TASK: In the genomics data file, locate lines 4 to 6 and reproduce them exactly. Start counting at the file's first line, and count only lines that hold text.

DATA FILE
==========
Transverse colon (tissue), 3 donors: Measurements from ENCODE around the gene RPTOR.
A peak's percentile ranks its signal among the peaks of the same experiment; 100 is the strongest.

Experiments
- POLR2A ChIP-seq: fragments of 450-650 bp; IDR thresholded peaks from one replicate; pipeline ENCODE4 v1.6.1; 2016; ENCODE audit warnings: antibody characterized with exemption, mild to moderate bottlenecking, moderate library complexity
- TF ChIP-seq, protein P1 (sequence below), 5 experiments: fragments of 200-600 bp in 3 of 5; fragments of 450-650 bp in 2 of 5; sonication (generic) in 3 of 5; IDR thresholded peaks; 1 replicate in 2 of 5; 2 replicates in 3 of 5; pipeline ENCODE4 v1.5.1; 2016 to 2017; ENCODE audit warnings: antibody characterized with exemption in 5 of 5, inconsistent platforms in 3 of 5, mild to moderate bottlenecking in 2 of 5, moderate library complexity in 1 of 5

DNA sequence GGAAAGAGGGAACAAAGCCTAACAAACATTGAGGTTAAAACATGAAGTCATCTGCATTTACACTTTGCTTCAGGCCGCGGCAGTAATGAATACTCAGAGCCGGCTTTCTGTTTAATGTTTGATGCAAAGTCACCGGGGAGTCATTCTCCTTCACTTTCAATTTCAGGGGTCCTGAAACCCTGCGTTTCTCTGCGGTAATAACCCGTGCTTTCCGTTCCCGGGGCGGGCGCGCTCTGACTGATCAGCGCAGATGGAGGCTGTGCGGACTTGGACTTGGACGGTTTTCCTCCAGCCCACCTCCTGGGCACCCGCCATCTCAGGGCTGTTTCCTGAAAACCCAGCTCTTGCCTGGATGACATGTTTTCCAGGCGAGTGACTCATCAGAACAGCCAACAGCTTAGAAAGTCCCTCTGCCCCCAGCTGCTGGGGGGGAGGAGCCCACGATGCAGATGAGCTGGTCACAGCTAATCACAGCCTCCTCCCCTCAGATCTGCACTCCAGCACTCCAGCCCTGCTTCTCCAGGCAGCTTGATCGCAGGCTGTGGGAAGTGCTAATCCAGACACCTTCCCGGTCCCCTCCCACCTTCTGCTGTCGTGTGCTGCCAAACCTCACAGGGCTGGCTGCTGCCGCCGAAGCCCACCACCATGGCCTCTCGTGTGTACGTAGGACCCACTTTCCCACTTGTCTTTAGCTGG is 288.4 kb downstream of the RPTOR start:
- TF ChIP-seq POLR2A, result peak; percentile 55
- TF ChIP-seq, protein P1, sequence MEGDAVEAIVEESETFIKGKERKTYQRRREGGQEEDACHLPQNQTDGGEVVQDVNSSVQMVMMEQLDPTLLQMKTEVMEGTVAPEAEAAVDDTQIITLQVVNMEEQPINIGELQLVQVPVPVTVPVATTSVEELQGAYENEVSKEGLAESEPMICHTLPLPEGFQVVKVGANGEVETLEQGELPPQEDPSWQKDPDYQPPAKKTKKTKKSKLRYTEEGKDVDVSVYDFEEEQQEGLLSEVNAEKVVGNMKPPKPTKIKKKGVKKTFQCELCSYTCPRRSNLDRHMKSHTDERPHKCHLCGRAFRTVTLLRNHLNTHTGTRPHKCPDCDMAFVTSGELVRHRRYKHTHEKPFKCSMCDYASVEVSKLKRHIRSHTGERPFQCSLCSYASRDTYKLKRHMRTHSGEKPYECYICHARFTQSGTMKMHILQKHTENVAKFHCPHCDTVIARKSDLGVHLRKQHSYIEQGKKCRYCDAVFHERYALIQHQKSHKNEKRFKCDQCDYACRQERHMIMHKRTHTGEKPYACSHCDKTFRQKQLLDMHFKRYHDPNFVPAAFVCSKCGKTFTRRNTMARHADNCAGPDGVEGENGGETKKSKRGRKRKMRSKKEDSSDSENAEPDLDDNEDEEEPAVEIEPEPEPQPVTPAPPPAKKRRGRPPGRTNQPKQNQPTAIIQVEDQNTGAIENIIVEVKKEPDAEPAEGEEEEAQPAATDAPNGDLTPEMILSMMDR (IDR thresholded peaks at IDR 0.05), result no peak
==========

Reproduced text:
- POLR2A ChIP-seq: fragments of 450-650 bp; IDR thresholded peaks from one replicate; pipeline ENCODE4 v1.6.1; 2016; ENCODE audit warnings: antibody characterized with exemption, mild to moderate bottlenecking, moderate library complexity
- TF ChIP-seq, protein P1 (sequence below), 5 experiments: fragments of 200-600 bp in 3 of 5; fragments of 450-650 bp in 2 of 5; sonication (generic) in 3 of 5; IDR thresholded peaks; 1 replicate in 2 of 5; 2 replicates in 3 of 5; pipeline ENCODE4 v1.5.1; 2016 to 2017; ENCODE audit warnings: antibody characterized with exemption in 5 of 5, inconsistent platforms in 3 of 5, mild to moderate bottlenecking in 2 of 5, moderate library complexity in 1 of 5

DNA sequence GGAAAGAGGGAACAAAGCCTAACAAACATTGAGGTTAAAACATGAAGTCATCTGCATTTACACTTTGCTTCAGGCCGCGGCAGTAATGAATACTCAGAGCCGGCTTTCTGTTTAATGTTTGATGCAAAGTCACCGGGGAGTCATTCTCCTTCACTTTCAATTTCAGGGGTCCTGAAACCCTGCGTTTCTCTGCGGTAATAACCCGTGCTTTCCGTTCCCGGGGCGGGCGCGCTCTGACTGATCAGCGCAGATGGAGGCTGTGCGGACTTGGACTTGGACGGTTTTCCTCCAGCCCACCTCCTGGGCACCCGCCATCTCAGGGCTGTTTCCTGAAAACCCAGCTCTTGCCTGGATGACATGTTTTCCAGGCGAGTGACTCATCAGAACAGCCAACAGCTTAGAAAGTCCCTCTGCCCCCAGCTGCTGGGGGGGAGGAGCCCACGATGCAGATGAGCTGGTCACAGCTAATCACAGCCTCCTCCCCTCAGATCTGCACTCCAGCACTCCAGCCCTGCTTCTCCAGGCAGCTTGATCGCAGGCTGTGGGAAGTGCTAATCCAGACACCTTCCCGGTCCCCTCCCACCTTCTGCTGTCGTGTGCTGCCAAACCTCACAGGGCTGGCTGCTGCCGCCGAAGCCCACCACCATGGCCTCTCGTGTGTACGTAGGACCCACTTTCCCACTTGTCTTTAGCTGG is 288.4 kb downstream of the RPTOR start: